Consider the ongoing fiscal cliff negotiations from the White House's perspective.
The specifics of the potential McConnell-Biden deal are fluid, but the bottom line, at the moment, seems to be this: It raises taxes by $600 billion over 10 years, secures important Democratic priorities like unemployment insurance and the stimulus tax credits, and doesn't include any spending cuts of note.
Here are the details, as multiple sources close to the talks have described them to me: The top tax rate rises to 39.6 percent for individuals making more than $400,000 and families making more than $450,000. Capital gains and dividends will be taxed at 20 percent with the same income thresholds. The Personal Exemption Phaseout (PEP) is set at $250,000 and the itemized deduction limitation (Pease) kicks in at $300,000. The AMT is patched permanently. The estate tax would exempt estates up to $5 million and tax them at 40 percent above that.
The various business tax credits -- R&D, wind, etc -- would be extended through 2013, as would unemployment insurance. The stimulus tax credits -- namely, the expansions of the Earned Income Tax Credit, the Child Tax Credit, and the college credit -- would be extended for five years, which is hugely important to the White House. The scheduled cuts to doctors in Medicare would be averted for a year through spending offsets that neither side considers injurious. The treatment of the sequester is still up in the air, as the president is refusing to offset it unless revenues are part of the mix.
It would be going too far to say White House officials are thrilled with this package. But it looks pretty good to them. As they see it, it sets up a three-part deficit reduction process. Part one came in 2011, when they agreed to the Budget Control Act, which included more than a trillion dollars in discretionary spending cuts. Part two will be this deal, which is $600 billion -- and maybe a bit more -- in revenue. And part three is still to come, but any entitlement cuts that Republicans want will have to be matched by revenues generated through tax reform. If Republicans want $700 billion in further spending cuts and the White House insists on $700 billion in tax reform, they'll end up with more revenue than in Obama's final offer to House Speaker John Boehner.
The White House laughs off the GOP's theory that they can use the debt ceiling to extract big spending cuts without any further tax increases. For one thing, Boehner wouldn't know how to achieve his "dollar-for-dollar" rule if you gave him total control of the budget. Raising the debt ceiling will cost around $1.5 trillion through 2014. Boehner has never named spending cuts even in the neighborhood of $1.5 trillion. In fact, he's never named many entitlement cuts at all. Republicans actually seem terrified of entitlement cuts.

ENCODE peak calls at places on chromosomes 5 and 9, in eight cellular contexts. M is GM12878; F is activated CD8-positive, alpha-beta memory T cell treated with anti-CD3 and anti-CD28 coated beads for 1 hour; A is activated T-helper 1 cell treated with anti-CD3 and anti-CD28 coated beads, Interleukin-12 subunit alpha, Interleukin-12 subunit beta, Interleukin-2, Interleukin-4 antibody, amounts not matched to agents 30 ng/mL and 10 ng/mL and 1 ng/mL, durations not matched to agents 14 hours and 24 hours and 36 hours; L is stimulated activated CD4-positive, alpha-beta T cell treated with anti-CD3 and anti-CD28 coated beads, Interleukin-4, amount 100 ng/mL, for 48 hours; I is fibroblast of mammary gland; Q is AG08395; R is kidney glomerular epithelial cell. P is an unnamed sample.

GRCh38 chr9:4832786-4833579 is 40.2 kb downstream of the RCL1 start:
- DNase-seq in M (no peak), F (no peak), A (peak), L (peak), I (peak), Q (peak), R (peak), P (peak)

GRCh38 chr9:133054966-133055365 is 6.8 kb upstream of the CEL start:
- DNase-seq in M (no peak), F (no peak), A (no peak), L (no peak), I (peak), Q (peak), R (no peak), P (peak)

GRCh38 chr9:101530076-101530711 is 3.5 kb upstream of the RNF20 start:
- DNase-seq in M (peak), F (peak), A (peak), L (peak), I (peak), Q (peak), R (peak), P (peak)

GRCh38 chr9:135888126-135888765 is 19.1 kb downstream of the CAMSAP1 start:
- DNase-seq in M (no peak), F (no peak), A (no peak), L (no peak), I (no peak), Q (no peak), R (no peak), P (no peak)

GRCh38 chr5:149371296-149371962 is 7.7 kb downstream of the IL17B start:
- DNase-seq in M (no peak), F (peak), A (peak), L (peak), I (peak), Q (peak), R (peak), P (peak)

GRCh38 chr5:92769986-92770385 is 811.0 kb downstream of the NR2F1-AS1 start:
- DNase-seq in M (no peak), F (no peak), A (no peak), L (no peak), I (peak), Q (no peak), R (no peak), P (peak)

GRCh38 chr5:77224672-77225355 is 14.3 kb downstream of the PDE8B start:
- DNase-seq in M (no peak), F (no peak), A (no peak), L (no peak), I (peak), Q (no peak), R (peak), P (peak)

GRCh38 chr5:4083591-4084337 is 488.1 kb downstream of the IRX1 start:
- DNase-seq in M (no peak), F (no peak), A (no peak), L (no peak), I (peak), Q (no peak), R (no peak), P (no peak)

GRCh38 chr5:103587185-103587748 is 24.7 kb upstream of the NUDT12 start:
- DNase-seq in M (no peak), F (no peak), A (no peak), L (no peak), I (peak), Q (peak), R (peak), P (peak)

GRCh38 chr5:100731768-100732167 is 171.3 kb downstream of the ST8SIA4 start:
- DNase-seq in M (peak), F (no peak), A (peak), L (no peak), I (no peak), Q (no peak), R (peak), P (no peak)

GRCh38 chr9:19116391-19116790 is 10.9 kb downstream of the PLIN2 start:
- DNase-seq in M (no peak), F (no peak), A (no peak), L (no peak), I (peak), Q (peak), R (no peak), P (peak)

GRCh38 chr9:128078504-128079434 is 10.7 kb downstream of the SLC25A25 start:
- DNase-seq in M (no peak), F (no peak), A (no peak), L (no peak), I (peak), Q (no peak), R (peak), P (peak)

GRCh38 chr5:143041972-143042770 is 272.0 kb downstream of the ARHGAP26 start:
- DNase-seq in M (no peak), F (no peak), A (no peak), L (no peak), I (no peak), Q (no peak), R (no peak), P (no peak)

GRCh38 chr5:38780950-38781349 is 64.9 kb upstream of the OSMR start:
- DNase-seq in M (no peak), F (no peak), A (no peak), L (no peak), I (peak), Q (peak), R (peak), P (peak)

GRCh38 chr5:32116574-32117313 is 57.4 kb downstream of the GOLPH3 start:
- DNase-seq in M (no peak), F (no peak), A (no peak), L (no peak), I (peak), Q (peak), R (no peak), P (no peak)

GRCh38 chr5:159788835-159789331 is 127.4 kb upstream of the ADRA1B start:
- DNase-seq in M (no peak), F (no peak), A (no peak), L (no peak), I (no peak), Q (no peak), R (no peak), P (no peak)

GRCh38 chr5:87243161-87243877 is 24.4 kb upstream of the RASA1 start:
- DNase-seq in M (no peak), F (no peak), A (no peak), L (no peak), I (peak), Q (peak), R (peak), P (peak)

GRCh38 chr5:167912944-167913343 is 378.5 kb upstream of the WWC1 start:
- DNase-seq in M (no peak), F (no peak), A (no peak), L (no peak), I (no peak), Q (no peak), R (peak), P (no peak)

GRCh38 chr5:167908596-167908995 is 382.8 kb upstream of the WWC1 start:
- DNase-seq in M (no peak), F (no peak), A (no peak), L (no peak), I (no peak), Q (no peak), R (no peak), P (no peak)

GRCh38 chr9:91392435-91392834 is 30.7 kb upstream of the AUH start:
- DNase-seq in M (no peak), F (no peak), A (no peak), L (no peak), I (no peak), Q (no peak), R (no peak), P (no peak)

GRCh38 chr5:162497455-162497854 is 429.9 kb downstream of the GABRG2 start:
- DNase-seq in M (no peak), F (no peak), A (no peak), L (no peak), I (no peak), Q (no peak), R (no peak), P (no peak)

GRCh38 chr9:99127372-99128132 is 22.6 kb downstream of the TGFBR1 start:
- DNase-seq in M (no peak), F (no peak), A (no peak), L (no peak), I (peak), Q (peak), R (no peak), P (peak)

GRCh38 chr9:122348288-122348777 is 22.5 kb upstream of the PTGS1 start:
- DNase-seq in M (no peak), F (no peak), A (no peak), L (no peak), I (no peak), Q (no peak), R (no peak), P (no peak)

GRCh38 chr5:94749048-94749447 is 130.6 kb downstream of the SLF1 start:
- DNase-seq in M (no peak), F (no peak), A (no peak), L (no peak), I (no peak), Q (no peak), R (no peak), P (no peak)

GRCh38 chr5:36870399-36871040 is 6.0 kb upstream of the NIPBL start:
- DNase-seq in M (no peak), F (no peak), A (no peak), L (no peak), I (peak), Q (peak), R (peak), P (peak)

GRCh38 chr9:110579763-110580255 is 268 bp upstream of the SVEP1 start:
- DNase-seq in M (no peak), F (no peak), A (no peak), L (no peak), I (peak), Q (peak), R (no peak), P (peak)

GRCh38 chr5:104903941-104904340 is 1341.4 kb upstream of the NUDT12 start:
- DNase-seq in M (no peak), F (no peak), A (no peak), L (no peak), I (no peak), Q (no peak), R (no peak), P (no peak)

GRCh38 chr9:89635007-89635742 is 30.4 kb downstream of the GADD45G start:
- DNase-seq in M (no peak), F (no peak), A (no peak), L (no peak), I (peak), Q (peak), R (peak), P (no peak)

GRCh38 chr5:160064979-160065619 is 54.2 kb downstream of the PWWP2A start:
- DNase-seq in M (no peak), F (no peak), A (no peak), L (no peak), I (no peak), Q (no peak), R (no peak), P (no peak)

"You either cut Medicare or we default the country?" Asks one top Democrat, describing the fight the GOP is setting up. "And we don’t have the guts to put out our Medicare cuts so you need to put them our for us? And now you need to round up the Democratic votes to help us blackmail you? That's the plan?"
One problem the White House is having is that their congressional allies don't see it the way they do. "The direction they're headed is just absolutely the wrong direction for our country," said Sen. Tom Harkin, a Democrat from Iowa, on the Senate floor today. A top Senate staffer on the Democrats' side e-mailed me with a similar sentiment. He'd heard the McConnell-Biden deal was in the range of $660 billion. That's "$940b below the President’s initial position, $340b below Boehner’s last offer, and $140b below the $800b the President told Boehner he gets for free," he griped.
Nor is there much confidence that the White House will be willing and able to stick to a dollar-to-dollar match in the next round of negotiations. "Politics-wise, this was the moment of maximum leverage, not the debt ceiling talks. If you are trying to get $1.6t total, getting less than half now--when the most factors are on your side--seems to severely hurt your chances," said the Senate staffer.
The complaints frustrate White House officials. They argue that Senate Democrats are one reason they don't have as much leverage on taxes as they'd like. The bill that Senate Democrats passed to let the Bush tax cuts lapse for income over $250,000 only lasted for a year. And even if it had been a 10-year bill, it only would've raised $700 billion. As the White House sees it, they're getting 85 percent or 90 percent of the revenue from that bill plus unemployment insurance plus the stimulus tax credits plus the business extenders. And their bill is permanent, and it might actually be able to pass the House.
Assuming the details of this deal remains fairly similar to what I've outlined here, the question of whether the White House outfoxed the Republicans or capitulated too early won't be answerable until we know the outlines of the next deal. If the White House is able to pocket this revenue and then extract a 1:1 match, or something close to it, for any further spending cuts, administration officials are liable to end up looking quite smart. But if, as Republicans believe and some Democrats fear, the White House folds when confronted with the debt ceiling and agrees to big entitlement cuts in return for few or no revenues, this deal will be seen as the moment when the White House blinked and traded away the guaranteed revenue of the fiscal cliff for a lowball offer from the GOP.